Five-year plans. I’ve never, in my life, had a five-year plan. Even when I was a junior in high school, when everyone who wants to go to college has a five-year plan, I didn’t. For me, it was more like, I’m going to design school. Maybe. Or maybe I’ll become a doctor. Eh. We’ll see…

Do people actually make those things—five-year plans? I suppose they do. I went to J-School with a really ambitious guy who wasn’t content with a five-year plan. He had a “15-year plan.” It may or may not be worth noting that it began to disintegrate even before we’d graduated. I can say that without feeling bad because he’s doing really well now.

But yeah, I thought he was mad, and for exactly that reason: Plans are arbitrary. I believe that there are reasons why things happen, but I do not believe that the plans we lay, should we choose to do so, have much, if anything, to do with it. “The best-laid plans…”

I prefer a vague plan full of qualifications and the freedom of ambiguity:

  • I’d like to do that. Some time.
  • I’ll probably be [insert whatever here] six months from now/two weeks from now/Saturday…

Flight map.A year ago, I was heartbroken, not by a person, but by a country. I was about to leave a place that I loved. Love. Will always love. People who I love. My “plan,” if you will, included two months of intense, intercontinental travel, a couple of surf comps, and many, many youth hostels. And then, big, glaring—if kind of glamorous—blank space.

What would I do between France in October and Sydney in December? Well, I’d figure it out, I reasoned. But last July, it was a mystery, and one that became less and less sexy with time.

A few weeks in Bali put me off living there for any real length of time. Vietnam was still a quasi option. A girl who I met in Malaysia invited me to Nepal. I could do Nepal. This is how these things happen, you know. You meet a girl in Malaysia who invites you to Nepal. But I couldn’t afford the flight. Truthfully, I couldn’t afford anything. Change of plans.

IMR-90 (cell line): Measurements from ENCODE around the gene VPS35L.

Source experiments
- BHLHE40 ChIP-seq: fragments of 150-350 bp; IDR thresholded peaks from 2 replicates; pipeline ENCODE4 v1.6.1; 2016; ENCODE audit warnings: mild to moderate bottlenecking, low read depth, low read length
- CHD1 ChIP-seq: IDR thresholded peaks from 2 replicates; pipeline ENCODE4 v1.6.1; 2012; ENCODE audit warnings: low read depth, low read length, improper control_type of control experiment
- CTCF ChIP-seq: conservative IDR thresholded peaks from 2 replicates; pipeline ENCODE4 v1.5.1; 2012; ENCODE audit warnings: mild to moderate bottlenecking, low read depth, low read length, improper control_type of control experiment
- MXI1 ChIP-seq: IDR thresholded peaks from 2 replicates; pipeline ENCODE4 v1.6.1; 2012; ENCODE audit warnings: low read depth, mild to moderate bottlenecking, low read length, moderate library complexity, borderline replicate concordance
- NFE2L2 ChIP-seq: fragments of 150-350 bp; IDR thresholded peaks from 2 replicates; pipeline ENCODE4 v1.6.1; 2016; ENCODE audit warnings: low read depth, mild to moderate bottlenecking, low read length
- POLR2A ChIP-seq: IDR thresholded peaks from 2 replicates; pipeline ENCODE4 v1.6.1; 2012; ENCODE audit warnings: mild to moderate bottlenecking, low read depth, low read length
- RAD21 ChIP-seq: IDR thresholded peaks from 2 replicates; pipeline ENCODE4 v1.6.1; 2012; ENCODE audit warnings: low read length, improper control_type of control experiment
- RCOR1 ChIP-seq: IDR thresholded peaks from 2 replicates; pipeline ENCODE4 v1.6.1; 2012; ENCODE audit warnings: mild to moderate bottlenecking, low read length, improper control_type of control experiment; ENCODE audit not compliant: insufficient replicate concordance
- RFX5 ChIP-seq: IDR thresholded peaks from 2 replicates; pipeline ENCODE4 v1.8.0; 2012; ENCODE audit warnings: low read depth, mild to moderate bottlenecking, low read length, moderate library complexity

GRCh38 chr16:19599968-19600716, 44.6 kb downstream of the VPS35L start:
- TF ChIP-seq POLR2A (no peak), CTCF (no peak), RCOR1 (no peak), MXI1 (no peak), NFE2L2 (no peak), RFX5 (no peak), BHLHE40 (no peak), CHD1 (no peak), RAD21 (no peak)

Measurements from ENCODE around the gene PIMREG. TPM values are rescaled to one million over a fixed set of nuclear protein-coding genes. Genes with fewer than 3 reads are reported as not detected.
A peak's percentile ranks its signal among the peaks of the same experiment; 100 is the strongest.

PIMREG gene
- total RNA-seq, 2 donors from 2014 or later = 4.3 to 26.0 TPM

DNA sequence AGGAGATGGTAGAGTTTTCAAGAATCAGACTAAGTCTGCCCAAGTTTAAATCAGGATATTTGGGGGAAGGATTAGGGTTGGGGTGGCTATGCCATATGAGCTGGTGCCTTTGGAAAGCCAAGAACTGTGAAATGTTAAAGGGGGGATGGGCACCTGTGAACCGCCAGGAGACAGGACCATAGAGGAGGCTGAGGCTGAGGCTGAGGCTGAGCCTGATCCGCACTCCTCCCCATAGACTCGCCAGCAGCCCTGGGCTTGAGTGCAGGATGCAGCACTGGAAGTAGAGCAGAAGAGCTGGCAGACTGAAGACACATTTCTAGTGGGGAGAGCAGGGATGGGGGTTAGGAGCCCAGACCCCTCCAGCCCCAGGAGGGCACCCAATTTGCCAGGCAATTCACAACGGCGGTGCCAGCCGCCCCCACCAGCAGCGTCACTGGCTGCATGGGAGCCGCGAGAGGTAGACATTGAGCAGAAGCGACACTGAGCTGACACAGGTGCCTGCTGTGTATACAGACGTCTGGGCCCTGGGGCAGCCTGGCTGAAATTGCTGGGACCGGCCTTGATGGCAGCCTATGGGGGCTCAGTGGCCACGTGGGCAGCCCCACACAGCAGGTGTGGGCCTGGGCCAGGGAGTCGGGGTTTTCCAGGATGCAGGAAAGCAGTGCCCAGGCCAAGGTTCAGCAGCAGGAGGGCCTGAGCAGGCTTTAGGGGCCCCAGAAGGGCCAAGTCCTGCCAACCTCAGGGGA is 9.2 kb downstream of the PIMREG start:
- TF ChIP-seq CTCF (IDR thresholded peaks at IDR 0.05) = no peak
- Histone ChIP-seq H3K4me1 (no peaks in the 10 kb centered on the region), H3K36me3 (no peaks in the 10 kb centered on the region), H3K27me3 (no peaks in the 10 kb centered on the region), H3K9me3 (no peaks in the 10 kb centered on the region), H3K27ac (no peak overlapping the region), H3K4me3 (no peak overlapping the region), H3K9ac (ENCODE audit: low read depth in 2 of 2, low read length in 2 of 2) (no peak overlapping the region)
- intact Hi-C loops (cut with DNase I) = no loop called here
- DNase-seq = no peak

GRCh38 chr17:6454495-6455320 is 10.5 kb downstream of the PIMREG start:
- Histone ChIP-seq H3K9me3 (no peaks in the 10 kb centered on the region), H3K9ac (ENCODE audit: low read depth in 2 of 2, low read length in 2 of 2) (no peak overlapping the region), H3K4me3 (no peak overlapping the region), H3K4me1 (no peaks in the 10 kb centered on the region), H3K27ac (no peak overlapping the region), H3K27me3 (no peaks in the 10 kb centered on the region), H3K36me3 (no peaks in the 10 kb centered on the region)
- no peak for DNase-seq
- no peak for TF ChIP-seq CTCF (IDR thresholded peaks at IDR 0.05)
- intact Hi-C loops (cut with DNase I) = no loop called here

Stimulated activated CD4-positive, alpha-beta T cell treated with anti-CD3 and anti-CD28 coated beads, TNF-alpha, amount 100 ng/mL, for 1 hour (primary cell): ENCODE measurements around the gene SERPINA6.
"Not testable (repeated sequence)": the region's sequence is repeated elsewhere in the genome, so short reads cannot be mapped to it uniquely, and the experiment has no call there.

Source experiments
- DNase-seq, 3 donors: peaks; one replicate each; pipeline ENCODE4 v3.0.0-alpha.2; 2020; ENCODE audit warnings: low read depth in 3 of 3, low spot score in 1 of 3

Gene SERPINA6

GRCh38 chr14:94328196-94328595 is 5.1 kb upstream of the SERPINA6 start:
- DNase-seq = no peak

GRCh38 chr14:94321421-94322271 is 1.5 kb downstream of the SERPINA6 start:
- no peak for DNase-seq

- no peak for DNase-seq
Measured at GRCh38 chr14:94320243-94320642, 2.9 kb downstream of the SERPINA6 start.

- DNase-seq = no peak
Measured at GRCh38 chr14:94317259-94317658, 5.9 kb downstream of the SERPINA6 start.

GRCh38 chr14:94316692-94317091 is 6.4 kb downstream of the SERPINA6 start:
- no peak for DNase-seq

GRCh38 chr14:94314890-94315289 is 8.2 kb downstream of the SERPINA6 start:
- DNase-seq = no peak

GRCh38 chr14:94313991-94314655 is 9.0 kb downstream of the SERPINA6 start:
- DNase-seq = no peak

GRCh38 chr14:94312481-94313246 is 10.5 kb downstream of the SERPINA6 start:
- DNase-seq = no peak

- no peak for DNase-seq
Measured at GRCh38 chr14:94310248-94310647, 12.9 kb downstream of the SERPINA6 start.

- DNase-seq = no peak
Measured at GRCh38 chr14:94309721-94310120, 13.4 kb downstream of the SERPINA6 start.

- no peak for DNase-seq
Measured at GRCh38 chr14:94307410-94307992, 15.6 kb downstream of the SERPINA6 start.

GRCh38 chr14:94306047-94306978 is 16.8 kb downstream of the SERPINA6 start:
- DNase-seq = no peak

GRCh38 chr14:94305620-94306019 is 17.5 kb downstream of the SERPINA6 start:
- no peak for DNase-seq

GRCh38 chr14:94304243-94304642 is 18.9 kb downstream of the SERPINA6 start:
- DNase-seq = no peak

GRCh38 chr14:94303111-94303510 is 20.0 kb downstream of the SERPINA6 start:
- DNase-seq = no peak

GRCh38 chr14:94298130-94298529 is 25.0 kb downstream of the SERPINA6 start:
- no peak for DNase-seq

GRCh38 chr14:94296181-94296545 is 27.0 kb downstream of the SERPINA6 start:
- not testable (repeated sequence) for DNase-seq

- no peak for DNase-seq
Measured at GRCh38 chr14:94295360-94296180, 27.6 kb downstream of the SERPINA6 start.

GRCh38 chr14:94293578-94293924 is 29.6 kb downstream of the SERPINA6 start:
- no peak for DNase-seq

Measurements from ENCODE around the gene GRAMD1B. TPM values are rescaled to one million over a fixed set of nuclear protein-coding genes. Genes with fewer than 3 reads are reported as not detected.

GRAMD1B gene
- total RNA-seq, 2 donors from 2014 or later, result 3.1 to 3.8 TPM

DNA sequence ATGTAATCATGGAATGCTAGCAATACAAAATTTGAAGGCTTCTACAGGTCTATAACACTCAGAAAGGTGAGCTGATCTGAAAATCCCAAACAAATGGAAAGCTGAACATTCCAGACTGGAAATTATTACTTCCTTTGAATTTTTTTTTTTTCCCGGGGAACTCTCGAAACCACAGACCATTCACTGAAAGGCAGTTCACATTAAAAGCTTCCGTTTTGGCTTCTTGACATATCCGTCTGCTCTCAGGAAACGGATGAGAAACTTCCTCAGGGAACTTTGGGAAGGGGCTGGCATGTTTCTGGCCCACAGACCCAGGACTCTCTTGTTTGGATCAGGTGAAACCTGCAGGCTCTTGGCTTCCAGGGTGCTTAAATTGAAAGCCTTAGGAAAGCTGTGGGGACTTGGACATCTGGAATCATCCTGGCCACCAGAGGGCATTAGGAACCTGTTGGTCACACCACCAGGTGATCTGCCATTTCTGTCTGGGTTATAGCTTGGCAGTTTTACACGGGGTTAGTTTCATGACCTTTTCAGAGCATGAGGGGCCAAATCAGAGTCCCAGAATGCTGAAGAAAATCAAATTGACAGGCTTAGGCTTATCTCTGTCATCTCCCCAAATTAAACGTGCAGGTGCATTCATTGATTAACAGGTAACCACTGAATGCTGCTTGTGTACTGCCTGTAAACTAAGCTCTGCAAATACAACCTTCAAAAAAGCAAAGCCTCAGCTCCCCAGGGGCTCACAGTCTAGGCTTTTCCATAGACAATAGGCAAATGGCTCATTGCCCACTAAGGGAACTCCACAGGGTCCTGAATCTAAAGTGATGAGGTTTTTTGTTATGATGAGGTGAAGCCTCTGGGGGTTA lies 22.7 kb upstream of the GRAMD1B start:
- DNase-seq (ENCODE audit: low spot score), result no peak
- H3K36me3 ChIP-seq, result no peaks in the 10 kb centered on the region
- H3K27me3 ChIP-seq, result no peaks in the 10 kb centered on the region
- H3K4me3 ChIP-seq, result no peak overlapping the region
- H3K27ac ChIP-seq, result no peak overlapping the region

I returned to the States disheartened, with designs of getting my proverbial shit together. (I’m still working on it.)

I only intended to stay here through a single ski season, but I sensed pretty quickly that Maine numbed my nomad tendencies. Eight months in, I’m surprised to find myself calling this place home. More than that, I’m surprised that it feels like home. I am surprised every day when I don’t want to leave. Then again, I’m astonished every day by the beauty of this place. And that of its people. I feel the occasional searing pang for the inconstant, but it only takes a minute of clarity to see that it’s all around, regardless of venue.

So, I think I’ll use that airline credit for an actual vacation—or two—instead of a one-way ticket. And then come home.

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A Tale of Two Climbs.

The thing about tequila is… just kidding.  Unlike this story, today’s tale of misadventure has nothing to do with tequila. It has to do with lots and lots of vodka and one damning, ill-conceived shot of some horrendous cinnamon liqueur. (It was free.) And also, some unfortunate weather.

I woke up on Saturday morning and asked myself, “Where am I?” And then I looked down at my watch, which read 10:30, and asked, “Is that a.m. or p.m.?” Friday night was a doozy. I think…